Syrian rebel fighters. File photo
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Islamist groups including al Qaeda’s Nusra Front have seized major parts of Syria’s city of Idlib for the first time since the conflict in the country began, fighters and a monitoring group said on Saturday.
Syrian state television said the army was engaged in fierce fighting and have managed to halt the insurgents advances on the northern, eastern and southern sides of the city.
“The army is fighting fierce battles to restore the situation back to what it was,” it said.
Idlib, a city of 100,000 people, is close to the main strategic highway linking Damascus to Aleppo and is also close to the coastal province of Latakia, a stronghold of Syrian President Bashar al-Assad.
“They have entered the city from several sides but the major push was from the northern and western sides,” said Rami Abdelrahman from the Syrian Observatory for Human Rights, a British-based group which monitors the conflict.
If the insurgents seize Idlib, the capital of a northwestern province of the same name, the province would be the second after Raqqa to be fully under the control of rebels. Raqqa is a stronghold of the Islamic State group and has been a target of U.S.-led air strikes.
“The armed forces are pounding terrorist gatherings who have infiltrated the area of the national museum and sides of the industrial area on the eastern entrance of the city,” state news agency SANA said. It added that the army had killed hundreds of the fighters.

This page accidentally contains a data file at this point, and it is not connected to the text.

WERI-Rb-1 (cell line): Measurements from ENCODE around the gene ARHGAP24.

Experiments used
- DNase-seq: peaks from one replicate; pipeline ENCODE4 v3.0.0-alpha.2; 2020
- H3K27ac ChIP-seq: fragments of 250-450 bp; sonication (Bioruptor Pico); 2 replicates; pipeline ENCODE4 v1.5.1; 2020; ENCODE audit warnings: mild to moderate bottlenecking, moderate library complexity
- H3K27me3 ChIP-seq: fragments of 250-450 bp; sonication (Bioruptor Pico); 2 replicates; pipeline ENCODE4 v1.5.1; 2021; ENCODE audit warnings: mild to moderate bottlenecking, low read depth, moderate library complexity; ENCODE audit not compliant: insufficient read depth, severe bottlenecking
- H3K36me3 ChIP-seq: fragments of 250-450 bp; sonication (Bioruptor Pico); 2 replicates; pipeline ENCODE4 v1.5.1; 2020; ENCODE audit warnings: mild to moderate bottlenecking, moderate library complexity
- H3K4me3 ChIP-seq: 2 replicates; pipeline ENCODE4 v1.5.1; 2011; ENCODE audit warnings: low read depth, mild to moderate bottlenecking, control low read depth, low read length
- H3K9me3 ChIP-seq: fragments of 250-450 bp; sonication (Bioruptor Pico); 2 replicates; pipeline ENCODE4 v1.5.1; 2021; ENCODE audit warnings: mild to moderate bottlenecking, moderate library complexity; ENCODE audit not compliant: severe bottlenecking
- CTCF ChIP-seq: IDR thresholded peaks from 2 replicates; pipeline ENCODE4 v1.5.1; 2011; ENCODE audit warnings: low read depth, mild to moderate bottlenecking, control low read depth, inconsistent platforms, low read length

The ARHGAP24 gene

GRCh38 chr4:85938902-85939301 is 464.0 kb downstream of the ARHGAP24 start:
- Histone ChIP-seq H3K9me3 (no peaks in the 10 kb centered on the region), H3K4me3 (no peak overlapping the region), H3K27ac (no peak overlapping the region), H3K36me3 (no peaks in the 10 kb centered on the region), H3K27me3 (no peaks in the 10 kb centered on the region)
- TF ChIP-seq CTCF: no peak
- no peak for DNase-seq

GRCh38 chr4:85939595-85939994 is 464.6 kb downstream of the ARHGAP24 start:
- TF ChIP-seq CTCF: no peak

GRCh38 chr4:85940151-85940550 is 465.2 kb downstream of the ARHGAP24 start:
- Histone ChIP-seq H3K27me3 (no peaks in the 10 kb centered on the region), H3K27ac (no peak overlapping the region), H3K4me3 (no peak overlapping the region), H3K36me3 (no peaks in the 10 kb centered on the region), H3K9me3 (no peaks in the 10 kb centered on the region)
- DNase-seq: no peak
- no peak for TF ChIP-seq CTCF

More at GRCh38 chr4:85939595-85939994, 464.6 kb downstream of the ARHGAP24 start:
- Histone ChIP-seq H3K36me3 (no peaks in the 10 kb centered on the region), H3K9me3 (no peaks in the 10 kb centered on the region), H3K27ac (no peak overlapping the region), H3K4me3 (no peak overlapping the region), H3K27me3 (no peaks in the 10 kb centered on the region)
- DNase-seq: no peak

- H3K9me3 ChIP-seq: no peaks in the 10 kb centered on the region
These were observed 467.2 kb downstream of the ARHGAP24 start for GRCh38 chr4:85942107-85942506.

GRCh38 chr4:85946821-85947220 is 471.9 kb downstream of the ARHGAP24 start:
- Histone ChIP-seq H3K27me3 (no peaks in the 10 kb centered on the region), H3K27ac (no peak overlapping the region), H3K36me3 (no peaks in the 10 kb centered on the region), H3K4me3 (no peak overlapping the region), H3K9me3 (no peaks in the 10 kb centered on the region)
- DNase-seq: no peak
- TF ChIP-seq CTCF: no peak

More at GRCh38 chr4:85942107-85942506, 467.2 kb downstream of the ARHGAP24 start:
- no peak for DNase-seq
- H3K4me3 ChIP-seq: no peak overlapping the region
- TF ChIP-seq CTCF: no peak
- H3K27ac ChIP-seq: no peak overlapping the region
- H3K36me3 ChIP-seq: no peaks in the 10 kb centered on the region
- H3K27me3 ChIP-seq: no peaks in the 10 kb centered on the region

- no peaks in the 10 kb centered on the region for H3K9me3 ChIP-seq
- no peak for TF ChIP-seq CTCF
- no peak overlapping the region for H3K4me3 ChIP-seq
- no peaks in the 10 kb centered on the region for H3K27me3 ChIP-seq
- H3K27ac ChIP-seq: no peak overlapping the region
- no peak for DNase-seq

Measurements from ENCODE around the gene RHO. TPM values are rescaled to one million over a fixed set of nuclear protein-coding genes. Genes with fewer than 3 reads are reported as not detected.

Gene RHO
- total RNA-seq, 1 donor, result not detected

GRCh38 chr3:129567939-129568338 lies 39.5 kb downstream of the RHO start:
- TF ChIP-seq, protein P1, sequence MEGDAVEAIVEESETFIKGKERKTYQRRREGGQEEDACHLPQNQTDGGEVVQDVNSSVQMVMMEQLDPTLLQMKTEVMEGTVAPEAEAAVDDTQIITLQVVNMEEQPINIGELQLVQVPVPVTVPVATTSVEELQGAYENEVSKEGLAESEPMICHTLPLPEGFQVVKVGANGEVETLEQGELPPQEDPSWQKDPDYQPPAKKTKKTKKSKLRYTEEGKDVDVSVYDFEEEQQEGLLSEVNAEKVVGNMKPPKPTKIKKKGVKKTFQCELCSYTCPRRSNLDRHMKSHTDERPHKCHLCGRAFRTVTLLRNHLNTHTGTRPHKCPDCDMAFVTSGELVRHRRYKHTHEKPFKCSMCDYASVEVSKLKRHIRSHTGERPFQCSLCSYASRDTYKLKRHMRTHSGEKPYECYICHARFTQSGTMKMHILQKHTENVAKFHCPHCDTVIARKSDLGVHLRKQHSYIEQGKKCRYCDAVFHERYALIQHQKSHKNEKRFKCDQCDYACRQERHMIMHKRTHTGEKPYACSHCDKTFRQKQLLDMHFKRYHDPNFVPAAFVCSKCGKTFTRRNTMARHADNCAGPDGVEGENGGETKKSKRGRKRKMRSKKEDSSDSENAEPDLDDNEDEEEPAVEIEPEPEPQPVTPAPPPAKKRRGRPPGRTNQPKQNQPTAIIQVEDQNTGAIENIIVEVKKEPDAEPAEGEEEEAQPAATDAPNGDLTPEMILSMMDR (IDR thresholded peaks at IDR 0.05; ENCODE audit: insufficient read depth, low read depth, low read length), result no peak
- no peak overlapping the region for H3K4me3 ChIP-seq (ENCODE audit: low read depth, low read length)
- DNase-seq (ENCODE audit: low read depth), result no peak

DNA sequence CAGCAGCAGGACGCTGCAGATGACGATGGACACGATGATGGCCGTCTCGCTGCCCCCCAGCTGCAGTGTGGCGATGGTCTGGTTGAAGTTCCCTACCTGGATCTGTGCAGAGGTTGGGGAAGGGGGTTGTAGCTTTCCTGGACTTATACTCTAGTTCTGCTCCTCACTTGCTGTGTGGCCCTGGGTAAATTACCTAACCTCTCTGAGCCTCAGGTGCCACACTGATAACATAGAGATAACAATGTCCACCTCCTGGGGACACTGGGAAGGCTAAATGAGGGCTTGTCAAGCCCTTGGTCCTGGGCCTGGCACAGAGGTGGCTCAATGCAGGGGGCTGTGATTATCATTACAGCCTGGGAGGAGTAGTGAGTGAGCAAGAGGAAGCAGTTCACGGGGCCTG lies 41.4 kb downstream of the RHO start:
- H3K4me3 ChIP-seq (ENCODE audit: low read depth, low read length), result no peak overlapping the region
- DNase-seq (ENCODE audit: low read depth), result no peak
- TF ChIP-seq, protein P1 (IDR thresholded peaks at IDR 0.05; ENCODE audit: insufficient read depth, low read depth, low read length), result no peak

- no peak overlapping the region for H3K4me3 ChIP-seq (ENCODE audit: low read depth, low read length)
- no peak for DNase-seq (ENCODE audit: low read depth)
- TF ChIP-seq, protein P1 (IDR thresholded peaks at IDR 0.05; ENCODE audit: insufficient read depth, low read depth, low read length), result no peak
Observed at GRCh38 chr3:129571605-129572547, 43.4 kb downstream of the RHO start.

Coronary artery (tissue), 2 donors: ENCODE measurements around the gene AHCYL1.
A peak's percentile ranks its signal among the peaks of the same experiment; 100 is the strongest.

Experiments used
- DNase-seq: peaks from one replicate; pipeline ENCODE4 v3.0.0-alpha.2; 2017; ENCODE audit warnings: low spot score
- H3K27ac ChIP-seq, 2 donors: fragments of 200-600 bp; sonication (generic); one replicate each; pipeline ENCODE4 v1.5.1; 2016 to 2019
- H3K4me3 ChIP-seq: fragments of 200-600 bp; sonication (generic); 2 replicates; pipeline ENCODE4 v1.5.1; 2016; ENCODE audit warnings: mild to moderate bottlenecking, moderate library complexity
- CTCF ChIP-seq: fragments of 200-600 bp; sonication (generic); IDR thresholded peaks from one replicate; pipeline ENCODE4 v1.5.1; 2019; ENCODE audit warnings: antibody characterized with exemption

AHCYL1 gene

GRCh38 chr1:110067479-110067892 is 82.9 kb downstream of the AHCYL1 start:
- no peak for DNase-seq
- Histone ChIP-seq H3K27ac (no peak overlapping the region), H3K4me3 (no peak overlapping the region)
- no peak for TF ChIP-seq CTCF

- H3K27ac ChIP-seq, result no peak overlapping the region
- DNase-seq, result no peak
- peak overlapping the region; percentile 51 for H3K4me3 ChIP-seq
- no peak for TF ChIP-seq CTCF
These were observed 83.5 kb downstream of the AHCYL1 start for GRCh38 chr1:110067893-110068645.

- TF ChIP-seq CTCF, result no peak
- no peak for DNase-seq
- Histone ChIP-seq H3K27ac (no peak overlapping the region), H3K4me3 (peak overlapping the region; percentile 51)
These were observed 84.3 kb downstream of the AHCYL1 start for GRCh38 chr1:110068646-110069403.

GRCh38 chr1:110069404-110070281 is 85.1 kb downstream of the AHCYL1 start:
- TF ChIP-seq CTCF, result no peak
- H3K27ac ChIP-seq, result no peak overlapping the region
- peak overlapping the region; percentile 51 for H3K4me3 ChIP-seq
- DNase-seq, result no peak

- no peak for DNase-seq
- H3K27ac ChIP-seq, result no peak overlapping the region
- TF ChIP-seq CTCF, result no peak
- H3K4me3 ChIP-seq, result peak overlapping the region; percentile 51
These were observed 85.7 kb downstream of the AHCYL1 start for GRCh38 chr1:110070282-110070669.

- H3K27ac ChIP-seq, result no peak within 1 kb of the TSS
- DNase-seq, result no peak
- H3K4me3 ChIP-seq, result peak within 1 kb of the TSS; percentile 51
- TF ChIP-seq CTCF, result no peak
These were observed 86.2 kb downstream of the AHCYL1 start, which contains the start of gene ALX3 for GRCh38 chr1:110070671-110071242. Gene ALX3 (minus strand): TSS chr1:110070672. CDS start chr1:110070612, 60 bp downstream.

A video posted on the Internet by Nusra Front shows dozens of fighters in the streets of what a voice says was Idlib city.
“This is my house, for four years I have not entered it, this is my neighbourhood, this is our country and by God’s will we will liberate and inhabit Muslims in it,” a fighter said in the video.
He was welcomed by several men, some in civilian clothes, others hugged him and cried.
Islamist groups have formed an alliance which also included the hardline Ahrar al-Sham movement and Jund al-Aqsa. They launched the offensive to take the city on Tuesday.
The grouping have called the operation Army of Fatah, a reference to the Muslim conquests that spread the faith through the Middle East starting in the seventh century.